Recent police shootings catch attention of churches

When McCracken County Sheriff Jon Hayden graduated from the Police Academy in 1990, he said he couldn’t predict the increase in violence he’s seen in the 25 years since.

"If you’re in law enforcement, you’re on duty basically your whole career," Hayden said. 

He’s now telling his deputies to be more cautious when responding to emergencies. And for high priority calls, like armed robbery and domestic violence, its his department’s policy to ask for backup. Despite those safety precautions, Hayden said the risk is still too great.

"I think a lot of police officers, including some of ours, have actually stopped and thought, ‘Is this really what I want to do?’" he told Local 6.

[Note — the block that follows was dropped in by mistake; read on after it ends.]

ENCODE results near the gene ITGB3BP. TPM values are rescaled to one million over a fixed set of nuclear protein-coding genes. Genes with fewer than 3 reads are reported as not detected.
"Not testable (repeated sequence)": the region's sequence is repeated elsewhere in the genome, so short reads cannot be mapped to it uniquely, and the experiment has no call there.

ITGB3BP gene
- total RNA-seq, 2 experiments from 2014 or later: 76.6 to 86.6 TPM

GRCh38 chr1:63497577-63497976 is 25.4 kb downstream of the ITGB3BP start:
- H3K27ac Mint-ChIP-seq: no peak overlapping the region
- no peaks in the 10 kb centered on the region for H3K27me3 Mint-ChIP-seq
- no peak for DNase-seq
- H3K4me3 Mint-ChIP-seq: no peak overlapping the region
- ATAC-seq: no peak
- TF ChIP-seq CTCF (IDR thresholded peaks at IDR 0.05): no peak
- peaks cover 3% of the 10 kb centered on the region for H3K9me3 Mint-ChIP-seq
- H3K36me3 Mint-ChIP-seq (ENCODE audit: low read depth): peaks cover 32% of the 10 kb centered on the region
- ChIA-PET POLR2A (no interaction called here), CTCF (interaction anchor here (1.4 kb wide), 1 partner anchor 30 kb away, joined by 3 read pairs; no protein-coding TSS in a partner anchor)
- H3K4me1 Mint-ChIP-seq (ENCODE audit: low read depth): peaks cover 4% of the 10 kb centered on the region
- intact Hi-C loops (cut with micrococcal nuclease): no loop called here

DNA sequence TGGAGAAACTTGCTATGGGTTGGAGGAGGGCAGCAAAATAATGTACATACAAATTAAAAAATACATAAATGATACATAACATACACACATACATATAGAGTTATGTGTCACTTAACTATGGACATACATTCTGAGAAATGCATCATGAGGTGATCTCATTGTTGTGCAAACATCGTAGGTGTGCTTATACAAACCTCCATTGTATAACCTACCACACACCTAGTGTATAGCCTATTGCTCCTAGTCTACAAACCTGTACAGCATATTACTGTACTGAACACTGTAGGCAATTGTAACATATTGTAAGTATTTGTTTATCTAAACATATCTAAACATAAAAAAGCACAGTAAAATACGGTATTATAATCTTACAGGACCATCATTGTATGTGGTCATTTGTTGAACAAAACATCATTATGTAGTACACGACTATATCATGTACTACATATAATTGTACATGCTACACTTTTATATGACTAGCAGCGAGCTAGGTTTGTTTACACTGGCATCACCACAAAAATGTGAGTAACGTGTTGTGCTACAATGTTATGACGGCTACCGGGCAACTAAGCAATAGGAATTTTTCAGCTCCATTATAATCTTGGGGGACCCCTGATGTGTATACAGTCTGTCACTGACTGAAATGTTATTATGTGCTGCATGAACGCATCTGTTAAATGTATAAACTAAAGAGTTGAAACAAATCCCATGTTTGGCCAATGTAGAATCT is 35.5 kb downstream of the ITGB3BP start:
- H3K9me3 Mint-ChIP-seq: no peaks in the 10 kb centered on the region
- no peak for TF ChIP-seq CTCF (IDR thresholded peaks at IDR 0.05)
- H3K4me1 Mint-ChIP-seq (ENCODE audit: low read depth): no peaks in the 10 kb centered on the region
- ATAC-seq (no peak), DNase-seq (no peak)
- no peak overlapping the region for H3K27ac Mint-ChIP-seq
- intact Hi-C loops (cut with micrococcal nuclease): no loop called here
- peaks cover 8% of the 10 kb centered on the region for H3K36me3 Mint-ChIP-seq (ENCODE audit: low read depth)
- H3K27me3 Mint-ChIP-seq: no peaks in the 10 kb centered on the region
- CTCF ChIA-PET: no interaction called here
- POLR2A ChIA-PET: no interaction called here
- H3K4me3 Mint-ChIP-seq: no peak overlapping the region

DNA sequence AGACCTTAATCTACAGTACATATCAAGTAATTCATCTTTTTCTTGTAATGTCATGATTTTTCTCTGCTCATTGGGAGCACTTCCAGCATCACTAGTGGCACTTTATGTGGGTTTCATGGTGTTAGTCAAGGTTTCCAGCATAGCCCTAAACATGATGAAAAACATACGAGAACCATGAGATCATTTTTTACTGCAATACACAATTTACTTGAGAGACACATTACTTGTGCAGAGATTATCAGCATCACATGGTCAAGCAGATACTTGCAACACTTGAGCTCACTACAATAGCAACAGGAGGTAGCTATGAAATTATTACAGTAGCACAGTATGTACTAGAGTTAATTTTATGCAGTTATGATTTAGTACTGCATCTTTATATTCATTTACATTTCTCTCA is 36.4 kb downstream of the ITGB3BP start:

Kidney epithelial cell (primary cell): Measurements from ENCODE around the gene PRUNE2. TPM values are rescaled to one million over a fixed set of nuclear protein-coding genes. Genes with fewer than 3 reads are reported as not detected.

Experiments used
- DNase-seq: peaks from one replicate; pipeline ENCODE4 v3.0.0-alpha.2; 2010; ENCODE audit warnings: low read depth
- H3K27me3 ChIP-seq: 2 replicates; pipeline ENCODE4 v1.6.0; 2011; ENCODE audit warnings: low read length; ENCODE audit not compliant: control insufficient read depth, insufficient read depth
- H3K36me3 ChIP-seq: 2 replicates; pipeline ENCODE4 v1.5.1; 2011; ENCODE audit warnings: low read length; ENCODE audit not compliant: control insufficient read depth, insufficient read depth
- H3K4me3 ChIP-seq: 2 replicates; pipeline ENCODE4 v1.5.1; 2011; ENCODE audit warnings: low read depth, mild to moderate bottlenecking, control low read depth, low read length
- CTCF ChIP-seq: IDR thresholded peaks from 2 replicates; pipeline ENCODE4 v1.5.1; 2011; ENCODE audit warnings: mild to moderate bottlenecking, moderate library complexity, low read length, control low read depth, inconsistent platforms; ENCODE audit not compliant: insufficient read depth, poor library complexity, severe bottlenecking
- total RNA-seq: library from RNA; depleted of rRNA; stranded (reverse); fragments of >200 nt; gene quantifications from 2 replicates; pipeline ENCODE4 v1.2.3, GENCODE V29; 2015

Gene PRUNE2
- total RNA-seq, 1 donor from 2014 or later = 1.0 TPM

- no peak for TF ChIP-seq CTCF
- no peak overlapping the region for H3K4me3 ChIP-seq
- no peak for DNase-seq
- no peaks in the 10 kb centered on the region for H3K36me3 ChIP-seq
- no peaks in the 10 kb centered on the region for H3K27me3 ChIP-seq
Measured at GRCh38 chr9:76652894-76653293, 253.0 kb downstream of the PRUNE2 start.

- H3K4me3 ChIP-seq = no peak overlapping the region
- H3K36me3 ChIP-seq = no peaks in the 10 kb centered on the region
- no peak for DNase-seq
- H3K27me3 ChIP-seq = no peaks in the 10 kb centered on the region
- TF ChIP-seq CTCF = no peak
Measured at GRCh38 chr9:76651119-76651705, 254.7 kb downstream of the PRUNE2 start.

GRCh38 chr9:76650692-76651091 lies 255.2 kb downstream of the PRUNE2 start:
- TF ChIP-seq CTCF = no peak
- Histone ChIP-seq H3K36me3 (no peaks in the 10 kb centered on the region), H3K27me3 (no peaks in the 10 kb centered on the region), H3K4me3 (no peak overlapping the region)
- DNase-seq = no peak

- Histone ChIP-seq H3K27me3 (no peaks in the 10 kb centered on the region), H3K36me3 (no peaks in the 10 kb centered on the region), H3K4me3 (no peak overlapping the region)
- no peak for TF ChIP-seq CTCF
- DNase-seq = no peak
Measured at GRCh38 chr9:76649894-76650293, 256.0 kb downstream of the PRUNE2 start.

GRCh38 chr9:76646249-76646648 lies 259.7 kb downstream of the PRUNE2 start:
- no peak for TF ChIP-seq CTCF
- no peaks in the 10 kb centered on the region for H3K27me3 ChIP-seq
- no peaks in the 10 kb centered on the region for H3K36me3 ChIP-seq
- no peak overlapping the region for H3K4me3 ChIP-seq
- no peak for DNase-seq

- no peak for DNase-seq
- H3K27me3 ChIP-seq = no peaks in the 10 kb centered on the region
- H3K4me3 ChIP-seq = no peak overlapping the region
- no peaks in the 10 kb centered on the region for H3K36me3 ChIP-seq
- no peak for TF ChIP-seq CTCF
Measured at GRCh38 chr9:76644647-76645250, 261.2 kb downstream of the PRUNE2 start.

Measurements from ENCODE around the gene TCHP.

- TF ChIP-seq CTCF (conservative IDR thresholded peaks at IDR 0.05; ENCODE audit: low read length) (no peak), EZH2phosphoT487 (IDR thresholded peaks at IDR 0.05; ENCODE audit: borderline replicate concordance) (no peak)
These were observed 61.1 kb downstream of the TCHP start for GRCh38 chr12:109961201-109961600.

The shootings are catching the attention of church leaders across the country. They are using this as an opportunity to incorporate tolerance in their sermons.

David Bayer is the pastor of Fulton Cumberland Presbyterian Church. He’s organizing a Friday morning prayer vigil for those who wear the uniform. He said it’s his church’s wish to ask for peace. "God directs us that we are to care for one another and that we are to be involved," Bayer said. 

He said Sunday’s sermon will focus on healing as the church finds a way to comfort those who took an oath and a bullet to protect all of us. "The church is a firm believer in prayer, and we want to be sure these people are covered," he said.

There will be a prayer vigil at the Fulton, Kentucky, Police Department and South Fulton, Tennessee, City Hall Friday at 11 a.m. Lyon County is also holding two prayer vigils Friday. They are at 9 a.m. and 11 a.m. at the Veterans Plaza in front of the Judicial Building in Eddyville.

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